is using chemical weapons on a limited but deadly scale. Some of the stockpiles
are in fiercely contested areas.
The West’s overwhelming desire to stay out of it is
completely understandable. But we must also understand that we are at the
beginning of this tragedy. Its capacity to destabilize the region is clear.
Jordan is behaving with exemplary courage, but there is a limit to the number
of refugees that it can reasonably be expected to absorb. Lebanon is now
fragile, as Iran pushes Hezbollah into the battle. Al-Qaida is again trying to
cause carnage in Iraq, while Iran continues its meddling there.
Meanwhile, in Egypt and across North Africa, Muslim
Brotherhood parties are in power, but the contradiction between their ideology
and their ability to run modern economies has fueled growing instability and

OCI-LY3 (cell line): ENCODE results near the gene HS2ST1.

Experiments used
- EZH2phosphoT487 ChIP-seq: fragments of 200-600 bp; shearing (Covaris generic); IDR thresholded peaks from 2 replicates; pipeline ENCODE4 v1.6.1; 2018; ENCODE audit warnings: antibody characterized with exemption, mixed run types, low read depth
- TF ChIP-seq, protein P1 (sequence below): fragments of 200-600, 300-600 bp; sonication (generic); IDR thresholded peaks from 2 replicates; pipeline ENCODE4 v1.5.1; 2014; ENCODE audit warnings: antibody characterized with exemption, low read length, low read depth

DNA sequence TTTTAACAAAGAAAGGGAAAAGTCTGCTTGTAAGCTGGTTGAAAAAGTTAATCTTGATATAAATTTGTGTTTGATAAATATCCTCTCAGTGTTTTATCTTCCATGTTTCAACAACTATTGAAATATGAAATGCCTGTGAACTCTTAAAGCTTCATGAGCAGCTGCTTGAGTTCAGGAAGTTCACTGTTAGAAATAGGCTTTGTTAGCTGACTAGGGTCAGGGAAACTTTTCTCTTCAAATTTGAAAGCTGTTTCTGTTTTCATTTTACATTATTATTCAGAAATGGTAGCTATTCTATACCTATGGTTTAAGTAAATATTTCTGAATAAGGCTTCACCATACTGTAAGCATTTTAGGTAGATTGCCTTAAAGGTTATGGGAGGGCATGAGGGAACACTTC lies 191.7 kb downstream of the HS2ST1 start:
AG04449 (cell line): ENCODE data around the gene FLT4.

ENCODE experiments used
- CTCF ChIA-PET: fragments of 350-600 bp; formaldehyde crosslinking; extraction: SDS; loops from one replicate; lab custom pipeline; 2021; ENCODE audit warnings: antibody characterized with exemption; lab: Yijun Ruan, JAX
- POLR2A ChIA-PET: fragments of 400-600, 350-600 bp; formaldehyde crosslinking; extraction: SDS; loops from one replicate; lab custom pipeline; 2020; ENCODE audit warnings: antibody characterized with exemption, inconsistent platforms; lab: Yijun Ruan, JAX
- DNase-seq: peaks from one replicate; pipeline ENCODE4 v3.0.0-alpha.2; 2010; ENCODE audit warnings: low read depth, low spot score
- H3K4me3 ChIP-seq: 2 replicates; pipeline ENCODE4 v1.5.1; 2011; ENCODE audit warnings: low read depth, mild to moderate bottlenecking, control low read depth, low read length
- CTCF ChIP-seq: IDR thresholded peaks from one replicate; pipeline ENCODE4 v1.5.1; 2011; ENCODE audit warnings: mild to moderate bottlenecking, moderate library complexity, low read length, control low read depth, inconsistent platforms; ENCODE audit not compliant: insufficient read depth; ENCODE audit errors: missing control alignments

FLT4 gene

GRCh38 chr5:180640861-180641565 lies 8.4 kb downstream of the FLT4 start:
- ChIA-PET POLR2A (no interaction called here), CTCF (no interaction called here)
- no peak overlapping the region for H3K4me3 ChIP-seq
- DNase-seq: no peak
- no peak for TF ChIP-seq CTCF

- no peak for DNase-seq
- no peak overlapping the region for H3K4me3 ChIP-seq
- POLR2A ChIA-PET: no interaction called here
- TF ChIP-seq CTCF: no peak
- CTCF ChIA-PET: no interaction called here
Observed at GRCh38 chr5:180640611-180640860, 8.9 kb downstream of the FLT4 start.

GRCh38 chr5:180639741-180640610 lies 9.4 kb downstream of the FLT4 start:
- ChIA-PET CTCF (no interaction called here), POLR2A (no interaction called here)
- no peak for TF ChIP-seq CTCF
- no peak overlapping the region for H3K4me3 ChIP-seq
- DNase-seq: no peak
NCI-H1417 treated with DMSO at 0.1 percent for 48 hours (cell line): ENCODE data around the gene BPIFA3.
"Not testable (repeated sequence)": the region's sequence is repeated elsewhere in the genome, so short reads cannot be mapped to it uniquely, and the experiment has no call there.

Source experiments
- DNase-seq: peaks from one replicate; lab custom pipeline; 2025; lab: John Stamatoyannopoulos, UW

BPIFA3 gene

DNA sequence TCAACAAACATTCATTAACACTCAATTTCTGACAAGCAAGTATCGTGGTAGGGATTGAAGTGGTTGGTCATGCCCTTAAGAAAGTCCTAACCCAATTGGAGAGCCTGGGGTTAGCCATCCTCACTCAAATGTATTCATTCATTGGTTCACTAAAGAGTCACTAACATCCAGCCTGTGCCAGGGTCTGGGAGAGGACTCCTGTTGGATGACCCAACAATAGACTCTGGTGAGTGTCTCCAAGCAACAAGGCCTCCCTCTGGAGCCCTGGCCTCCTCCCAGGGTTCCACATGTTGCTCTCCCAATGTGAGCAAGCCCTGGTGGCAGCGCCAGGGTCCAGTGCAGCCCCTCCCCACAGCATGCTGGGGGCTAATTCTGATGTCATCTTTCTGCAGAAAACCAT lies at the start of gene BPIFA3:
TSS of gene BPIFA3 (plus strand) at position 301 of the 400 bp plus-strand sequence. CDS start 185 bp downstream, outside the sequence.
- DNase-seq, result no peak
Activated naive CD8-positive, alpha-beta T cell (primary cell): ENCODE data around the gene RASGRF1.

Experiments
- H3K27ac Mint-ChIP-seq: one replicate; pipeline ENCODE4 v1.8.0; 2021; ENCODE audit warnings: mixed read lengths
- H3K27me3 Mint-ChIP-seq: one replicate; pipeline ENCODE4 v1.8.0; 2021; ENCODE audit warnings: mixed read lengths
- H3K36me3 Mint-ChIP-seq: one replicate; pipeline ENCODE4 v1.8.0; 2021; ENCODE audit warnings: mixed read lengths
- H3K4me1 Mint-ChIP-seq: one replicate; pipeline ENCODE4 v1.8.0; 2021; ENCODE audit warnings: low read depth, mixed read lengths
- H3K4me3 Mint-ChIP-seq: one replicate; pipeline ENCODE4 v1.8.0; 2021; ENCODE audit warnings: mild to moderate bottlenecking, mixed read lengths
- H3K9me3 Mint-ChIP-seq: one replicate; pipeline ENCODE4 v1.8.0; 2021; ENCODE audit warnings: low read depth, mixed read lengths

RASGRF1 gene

pressure from more extreme groups.
Then there is the Iranian regime, still intent on
getting a nuclear weapon, and still exporting terror and instability. In
Sub-Saharan Africa, Nigeria is facing gruesome terror attacks. In Mali, France
fought a tough battle to prevent extremists from overrunning the country.
Then there is Pakistan — and Yemen. Farther east, a
border war between Myanmar and Bangladesh is simmering. And recent events in
Bangladesh itself, or in the Muslim-majority Mindanao region of the
Philippines, extend the list further.
In many of the most severely affected areas, one other
thing is apparent: a rapidly growing population. The median age in the Middle
East is in the mid-20s. In Nigeria, it is 19. In Gaza, where Hamas holds power,
a quarter of the population is under five.
When I return to Jerusalem soon, it will be my 100th
visit to the Middle East since leaving office, working to build a Palestinian
state. I see firsthand what is happening in this region. So I understand the